By: Adam Bednar Daily Record Business Writer January 31, 2017
Construction commenced on the first phase of a massive redevelopment aimed at revitalizing the west Baltimore neighborhood surrounding the University of Maryland BioPark.
The project’s contractor, Kinsley Construction Inc., announced ground-breaking Tuesday on the first phase of the Center/West project, dubbed the Park Square Homes 1.
“There’s a huge rebirth that’s coming to the west side, and this is, along with the University of Maryland, the future of the redevelopment and it’s really starting now,” La Cité Development President Daniel Bythewood Jr. said. “We’re really excited to be part of that rebirth and contributing a significant amount of investment capital into west Baltimore.”
The first phase of the development, a joint venture between La Cité Development and BRP Development Corp., involves construction of a five-story, 244,161-square-foot building with 171 residential units and a four-story, 115,635-square-foot structure with 88 residential units.
Construction on the first phase also includes a traditional park as well as dog park. The first part of the development is expected to cost $80 million and take between 20 and 24 months to complete.
Plans for the overall project call for 3.2 million square feet of space with a total of 1,700 to 1,800 residential units at a cost of about $800 million over four phases of build-out. The full build-out is expected to take between 15 and 20 years, but Bythewood said his firm is exploring speeding up that timeline.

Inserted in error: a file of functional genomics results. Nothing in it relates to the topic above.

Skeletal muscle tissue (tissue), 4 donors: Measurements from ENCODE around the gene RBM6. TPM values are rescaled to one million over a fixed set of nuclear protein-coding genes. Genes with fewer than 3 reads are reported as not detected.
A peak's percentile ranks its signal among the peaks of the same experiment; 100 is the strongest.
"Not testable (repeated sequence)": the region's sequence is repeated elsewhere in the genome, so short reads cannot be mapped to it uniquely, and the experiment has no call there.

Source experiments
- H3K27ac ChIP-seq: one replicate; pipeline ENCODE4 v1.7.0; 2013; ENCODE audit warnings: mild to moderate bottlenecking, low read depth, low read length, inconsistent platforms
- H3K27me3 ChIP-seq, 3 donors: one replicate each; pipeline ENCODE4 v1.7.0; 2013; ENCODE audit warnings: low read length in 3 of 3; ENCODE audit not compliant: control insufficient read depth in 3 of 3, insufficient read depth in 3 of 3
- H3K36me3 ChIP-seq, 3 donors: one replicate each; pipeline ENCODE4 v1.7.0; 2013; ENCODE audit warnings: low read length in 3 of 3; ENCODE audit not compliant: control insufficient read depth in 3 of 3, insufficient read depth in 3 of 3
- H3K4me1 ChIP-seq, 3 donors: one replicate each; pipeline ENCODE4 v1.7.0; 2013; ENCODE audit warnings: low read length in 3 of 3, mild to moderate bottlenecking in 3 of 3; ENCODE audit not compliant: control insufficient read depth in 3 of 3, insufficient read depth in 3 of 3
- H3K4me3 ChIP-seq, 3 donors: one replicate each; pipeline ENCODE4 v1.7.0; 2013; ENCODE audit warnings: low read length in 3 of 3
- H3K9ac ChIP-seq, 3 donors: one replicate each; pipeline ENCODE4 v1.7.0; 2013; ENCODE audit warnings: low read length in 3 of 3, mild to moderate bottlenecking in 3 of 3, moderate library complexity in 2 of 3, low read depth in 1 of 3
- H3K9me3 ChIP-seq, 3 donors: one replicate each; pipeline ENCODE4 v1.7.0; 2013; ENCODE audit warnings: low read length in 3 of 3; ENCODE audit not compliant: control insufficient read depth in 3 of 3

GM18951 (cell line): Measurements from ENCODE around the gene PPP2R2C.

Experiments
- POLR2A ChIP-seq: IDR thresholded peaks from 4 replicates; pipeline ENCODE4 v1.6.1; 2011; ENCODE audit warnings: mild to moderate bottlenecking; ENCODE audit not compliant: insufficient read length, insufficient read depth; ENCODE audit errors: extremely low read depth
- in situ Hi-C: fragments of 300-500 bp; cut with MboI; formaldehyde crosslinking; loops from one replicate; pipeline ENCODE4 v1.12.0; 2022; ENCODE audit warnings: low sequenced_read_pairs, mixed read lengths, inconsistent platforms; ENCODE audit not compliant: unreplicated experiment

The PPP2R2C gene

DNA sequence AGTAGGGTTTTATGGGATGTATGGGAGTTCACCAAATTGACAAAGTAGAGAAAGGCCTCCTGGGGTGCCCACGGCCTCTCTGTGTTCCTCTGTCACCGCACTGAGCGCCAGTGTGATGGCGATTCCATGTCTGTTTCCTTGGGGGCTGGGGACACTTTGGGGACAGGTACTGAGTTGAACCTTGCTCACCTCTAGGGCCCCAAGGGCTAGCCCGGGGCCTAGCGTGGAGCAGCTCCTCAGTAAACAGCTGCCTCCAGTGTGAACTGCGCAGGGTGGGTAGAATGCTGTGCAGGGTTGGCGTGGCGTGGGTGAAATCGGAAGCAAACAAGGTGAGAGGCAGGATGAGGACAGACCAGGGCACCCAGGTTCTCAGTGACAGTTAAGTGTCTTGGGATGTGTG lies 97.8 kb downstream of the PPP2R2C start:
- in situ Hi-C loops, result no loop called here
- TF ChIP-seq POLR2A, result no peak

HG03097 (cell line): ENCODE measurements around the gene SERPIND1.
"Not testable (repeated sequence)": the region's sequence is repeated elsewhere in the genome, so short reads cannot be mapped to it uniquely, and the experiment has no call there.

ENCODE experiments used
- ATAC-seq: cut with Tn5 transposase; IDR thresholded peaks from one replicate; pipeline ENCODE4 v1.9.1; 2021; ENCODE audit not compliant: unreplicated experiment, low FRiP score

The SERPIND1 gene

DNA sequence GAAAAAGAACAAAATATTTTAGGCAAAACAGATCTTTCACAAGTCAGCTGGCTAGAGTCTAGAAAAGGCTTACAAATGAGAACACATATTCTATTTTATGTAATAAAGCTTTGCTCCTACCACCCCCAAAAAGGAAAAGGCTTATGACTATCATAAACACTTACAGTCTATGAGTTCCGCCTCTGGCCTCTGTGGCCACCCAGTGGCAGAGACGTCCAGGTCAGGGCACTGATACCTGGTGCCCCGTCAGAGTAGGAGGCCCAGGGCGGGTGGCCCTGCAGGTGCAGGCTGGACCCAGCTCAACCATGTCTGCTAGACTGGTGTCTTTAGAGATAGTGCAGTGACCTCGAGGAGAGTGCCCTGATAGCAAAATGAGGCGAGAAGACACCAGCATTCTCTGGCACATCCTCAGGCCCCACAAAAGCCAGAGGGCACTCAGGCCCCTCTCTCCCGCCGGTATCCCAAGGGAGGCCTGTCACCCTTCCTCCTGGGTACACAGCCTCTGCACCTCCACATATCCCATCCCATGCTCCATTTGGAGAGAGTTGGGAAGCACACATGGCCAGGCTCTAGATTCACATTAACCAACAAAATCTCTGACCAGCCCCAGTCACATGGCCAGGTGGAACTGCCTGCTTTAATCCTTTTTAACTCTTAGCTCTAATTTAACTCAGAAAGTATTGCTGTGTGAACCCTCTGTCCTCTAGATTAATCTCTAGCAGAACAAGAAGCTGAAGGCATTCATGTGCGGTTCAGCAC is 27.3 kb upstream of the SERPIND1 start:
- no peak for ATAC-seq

“We’re going to try and expedite that, but we’re entitled to 3.2 million square feet on that property. So it’s a nice healthy size redevelopment effort,” he said.
In 2015, the city approved $58.3 million in public financing for the project through tax increment financing, which requires the city to issue bonds to pay for infrastructure improvements supporting the project. The city expects the bonds to be repaid with an associated increase in property taxes.
The use of tax increment financing as a development incentive has become increasingly controversial in Baltimore, and the use of the development tool resulted in lower public school funding for the state. Meanwhile, activists opposed to this type of public financing argue the developments bring residents to the city and put stress on services while property taxes pay debt.
Bythewood said the first tranche of bonds, $12.2 million, were issued, and that the sale of the bonds a few weeks ago went well.
“It was actually very successful, it was over subscribed, so lots of interest in the bonds,” he said.